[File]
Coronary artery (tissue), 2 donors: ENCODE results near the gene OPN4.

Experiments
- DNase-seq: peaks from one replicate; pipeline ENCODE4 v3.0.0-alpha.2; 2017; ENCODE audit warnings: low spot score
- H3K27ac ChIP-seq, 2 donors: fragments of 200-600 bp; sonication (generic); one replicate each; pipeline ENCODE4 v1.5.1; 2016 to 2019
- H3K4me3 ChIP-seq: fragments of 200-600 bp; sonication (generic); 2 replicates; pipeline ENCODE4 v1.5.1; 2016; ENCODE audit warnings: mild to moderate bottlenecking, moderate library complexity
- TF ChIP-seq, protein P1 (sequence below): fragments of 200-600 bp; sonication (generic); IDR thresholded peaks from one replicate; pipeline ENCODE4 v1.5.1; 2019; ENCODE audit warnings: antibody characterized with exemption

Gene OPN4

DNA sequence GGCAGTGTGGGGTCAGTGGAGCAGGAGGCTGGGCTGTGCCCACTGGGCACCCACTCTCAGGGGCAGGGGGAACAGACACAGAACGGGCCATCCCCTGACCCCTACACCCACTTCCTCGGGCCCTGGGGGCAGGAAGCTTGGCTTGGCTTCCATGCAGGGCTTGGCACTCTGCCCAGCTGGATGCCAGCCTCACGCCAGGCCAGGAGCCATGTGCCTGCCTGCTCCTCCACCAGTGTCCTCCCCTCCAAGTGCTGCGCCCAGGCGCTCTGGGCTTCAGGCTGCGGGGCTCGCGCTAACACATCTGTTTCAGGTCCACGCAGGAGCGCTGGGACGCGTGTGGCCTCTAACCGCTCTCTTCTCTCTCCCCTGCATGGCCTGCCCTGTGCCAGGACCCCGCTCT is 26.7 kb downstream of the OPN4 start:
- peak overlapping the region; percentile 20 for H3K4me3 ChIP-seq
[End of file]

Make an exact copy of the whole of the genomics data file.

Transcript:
Coronary artery (tissue), 2 donors: ENCODE results near the gene OPN4.

Experiments
- DNase-seq: peaks from one replicate; pipeline ENCODE4 v3.0.0-alpha.2; 2017; ENCODE audit warnings: low spot score
- H3K27ac ChIP-seq, 2 donors: fragments of 200-600 bp; sonication (generic); one replicate each; pipeline ENCODE4 v1.5.1; 2016 to 2019
- H3K4me3 ChIP-seq: fragments of 200-600 bp; sonication (generic); 2 replicates; pipeline ENCODE4 v1.5.1; 2016; ENCODE audit warnings: mild to moderate bottlenecking, moderate library complexity
- TF ChIP-seq, protein P1 (sequence below): fragments of 200-600 bp; sonication (generic); IDR thresholded peaks from one replicate; pipeline ENCODE4 v1.5.1; 2019; ENCODE audit warnings: antibody characterized with exemption

Gene OPN4

DNA sequence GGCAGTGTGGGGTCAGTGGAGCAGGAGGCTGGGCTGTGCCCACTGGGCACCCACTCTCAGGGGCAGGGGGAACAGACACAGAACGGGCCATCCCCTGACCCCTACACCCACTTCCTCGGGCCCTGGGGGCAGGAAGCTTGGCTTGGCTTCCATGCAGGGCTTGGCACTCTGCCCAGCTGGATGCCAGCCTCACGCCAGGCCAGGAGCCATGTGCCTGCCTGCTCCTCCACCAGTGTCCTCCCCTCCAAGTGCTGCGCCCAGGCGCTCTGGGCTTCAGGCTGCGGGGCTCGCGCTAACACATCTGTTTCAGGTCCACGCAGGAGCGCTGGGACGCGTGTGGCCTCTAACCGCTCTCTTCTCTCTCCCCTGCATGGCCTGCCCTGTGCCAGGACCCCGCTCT is 26.7 kb downstream of the OPN4 start:
- peak overlapping the region; percentile 20 for H3K4me3 ChIP-seq